A Palestinian boy waves a flag in the West Bank.
(photo credit: REUTERS)
Some 363 Israeli left-wing public figures including former Knesset members called on the British Parliament to recognize the state of Palestine when it debates the matter in London on Monday.
They signed a letter which stated: ”We, Israelis who worry and care for the well-being of the state of Israel, believe that the long-term existence and security of Israel depends on the long-term existence and security of a Palestinian state.”
The document continued, “For this reason we, the undersigned, urge members of the UK Parliament to vote in favor of the motion to be debated on Monday 13th October 2014, calling on the British Government to recognize the State of Palestine alongside the State of Israel.”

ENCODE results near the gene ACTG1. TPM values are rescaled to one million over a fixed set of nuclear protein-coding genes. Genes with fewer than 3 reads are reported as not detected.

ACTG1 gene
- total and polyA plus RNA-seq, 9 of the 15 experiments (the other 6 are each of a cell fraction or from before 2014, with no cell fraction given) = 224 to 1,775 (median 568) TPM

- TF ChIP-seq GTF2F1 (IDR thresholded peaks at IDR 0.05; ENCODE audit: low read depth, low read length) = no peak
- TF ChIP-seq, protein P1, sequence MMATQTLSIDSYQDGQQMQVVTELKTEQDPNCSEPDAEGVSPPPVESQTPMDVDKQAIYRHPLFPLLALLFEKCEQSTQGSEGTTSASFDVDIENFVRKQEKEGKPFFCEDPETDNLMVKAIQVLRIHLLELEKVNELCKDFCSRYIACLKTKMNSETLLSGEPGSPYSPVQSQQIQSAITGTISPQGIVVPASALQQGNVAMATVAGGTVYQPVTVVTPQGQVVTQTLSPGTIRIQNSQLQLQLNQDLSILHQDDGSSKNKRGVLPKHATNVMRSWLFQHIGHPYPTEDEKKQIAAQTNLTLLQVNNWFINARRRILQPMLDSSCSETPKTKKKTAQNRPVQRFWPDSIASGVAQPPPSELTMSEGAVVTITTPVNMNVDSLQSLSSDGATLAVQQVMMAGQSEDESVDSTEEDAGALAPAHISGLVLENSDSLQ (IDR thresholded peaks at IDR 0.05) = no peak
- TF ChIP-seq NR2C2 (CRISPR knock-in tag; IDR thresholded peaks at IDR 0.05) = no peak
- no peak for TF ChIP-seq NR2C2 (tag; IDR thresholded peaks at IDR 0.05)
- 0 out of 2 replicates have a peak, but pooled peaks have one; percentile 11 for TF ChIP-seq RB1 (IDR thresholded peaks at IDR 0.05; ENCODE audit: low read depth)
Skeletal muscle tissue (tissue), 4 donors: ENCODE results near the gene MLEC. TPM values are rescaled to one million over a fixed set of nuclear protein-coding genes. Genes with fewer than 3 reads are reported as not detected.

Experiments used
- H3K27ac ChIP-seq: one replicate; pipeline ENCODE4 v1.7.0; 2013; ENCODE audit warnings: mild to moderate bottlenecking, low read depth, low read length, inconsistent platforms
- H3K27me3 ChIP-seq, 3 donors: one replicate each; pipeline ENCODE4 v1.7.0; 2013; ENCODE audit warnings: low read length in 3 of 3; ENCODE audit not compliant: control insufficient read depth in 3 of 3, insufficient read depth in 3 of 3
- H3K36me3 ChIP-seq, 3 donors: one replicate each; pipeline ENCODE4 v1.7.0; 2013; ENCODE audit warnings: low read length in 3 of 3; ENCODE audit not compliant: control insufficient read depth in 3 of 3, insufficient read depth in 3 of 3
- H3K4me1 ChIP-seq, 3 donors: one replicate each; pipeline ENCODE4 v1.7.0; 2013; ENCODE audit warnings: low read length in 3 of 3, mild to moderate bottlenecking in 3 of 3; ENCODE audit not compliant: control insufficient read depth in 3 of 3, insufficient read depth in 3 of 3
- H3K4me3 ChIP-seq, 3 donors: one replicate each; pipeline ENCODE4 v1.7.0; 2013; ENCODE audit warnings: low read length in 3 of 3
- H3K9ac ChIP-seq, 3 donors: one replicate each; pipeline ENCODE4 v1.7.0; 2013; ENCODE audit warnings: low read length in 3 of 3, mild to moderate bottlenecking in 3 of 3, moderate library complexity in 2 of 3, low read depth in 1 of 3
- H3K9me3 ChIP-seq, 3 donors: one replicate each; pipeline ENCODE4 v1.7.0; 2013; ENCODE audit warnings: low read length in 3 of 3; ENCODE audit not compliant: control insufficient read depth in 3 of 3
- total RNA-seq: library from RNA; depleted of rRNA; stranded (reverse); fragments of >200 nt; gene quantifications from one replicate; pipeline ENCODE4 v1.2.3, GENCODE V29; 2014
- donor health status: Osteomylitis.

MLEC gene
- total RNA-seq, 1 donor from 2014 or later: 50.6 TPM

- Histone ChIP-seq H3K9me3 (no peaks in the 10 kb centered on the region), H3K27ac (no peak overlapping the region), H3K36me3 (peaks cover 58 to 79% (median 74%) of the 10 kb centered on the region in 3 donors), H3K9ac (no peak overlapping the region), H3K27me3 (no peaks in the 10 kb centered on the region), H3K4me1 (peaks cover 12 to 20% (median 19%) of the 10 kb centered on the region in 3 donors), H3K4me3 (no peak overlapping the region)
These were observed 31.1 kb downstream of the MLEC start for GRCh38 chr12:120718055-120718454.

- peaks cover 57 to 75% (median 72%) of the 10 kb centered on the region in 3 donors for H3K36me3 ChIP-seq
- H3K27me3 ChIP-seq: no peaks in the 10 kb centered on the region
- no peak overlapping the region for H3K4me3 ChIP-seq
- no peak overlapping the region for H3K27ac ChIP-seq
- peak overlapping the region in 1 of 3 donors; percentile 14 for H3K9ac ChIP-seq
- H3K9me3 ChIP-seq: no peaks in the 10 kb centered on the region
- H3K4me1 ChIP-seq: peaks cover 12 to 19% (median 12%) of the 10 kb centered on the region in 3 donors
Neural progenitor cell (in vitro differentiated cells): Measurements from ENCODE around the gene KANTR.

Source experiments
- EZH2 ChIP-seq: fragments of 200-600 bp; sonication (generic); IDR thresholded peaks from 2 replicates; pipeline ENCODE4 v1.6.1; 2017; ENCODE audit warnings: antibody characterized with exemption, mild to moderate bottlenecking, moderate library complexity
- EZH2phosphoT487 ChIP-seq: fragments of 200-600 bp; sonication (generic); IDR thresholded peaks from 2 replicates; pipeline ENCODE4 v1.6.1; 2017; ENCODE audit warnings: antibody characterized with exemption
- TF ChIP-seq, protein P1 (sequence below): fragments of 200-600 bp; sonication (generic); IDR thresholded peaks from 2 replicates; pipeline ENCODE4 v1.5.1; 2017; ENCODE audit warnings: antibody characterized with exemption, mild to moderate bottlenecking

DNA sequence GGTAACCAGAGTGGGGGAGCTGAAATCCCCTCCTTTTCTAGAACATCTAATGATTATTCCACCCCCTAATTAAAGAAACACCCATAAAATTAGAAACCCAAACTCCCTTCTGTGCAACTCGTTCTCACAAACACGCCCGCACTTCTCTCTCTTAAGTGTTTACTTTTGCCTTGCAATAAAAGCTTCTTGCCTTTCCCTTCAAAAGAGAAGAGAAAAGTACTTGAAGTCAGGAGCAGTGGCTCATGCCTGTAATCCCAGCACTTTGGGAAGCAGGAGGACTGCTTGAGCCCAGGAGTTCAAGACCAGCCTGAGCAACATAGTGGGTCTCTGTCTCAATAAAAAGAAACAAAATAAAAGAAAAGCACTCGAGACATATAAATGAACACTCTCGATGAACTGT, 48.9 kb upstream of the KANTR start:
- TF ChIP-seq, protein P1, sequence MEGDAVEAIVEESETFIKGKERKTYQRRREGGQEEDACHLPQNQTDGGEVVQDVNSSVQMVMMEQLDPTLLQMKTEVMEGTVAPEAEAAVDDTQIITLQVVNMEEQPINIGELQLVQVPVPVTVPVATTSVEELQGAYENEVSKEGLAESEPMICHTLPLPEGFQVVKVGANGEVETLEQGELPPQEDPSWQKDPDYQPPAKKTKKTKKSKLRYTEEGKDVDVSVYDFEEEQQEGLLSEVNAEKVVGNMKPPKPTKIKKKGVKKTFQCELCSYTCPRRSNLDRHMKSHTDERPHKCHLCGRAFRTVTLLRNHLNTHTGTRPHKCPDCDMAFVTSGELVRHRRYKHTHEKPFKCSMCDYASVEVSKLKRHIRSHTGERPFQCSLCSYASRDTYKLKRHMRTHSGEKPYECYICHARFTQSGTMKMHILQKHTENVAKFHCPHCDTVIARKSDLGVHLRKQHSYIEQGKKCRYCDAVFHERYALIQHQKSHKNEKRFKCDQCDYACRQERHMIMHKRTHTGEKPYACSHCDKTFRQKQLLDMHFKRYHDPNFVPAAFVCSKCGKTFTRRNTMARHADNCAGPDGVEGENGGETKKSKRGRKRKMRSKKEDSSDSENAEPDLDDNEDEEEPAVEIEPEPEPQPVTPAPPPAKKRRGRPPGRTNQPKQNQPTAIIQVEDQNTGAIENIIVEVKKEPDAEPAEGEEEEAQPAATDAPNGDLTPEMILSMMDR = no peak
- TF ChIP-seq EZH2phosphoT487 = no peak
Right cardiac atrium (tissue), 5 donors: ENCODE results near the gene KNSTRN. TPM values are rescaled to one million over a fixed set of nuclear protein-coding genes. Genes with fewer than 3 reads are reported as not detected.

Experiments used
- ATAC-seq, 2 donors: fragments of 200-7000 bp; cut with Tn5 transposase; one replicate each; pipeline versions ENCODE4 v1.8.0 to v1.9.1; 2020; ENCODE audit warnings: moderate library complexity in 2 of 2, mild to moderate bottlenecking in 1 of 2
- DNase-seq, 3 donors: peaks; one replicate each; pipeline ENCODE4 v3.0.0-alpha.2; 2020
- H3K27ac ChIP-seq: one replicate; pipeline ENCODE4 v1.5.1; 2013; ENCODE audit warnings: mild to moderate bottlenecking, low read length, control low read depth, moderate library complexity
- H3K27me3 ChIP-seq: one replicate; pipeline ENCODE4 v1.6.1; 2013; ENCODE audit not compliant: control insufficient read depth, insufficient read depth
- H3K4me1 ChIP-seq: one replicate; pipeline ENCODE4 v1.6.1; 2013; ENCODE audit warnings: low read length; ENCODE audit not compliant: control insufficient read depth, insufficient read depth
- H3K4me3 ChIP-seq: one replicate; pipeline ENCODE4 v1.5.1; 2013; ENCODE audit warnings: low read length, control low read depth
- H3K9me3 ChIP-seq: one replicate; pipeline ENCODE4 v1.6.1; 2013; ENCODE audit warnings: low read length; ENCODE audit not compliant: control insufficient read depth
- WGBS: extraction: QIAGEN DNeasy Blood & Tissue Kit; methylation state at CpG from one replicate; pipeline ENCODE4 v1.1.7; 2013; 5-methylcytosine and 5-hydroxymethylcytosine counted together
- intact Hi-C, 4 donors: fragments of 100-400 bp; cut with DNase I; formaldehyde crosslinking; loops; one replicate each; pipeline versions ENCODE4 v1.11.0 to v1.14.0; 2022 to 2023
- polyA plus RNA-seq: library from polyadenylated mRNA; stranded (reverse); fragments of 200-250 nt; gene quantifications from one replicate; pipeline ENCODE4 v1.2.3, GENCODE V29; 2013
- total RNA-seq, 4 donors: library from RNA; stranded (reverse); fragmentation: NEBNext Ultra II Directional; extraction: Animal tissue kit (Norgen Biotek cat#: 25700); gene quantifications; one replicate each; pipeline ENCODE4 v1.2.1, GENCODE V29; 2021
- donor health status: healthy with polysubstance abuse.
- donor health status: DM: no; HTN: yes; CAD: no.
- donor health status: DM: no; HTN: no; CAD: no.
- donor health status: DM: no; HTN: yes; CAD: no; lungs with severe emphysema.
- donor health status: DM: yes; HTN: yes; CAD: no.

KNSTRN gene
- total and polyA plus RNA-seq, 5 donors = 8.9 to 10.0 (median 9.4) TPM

The letter was initiated by former Foreign Ministry director-general Alon Liel, Peace Now founder Amiram Goldblum and “Breaking the Silence” founder Yehuda Shaul.
Among its signatories are veteran left wing activist Uri Avnery, former Meretz ministers Ran Cohen and Yossi Sarid as well as former MKs Yael Dayan of Labor and Mossi Raz and Naomi Chazan of Meretz.
Other personalities who signed the document are: Gen. (ret.) Emanuel Shaked of the Paratrooper Corps and former Attorney General Michael Ben-Yair as well as four authors, Yehoshua Sobol, Yehudit Kafri, Savyon Liebrecht and Amos Mokadi.
The British Parliament debate in the House of Commons comes less then two weeks after Sweden announced it would recognize the state of Palestine.
Some 138 nations recognize Palestine as a state, but very few of them are from Europe. The European Union calls for a Palestinian state that is created through a negotiated two-state solution. Three EU countries - Hungary, Poland and Slovakia - recognized Palestine before they joined the 28-member bloc.
Sweden will be the only European country to decide to recognize Palestine while it is a member of the EU.
In spite of the British Parliamentary debate, the United Kingdom is not expected at this time to formally recognize Palestine outside the context of a two-state solution.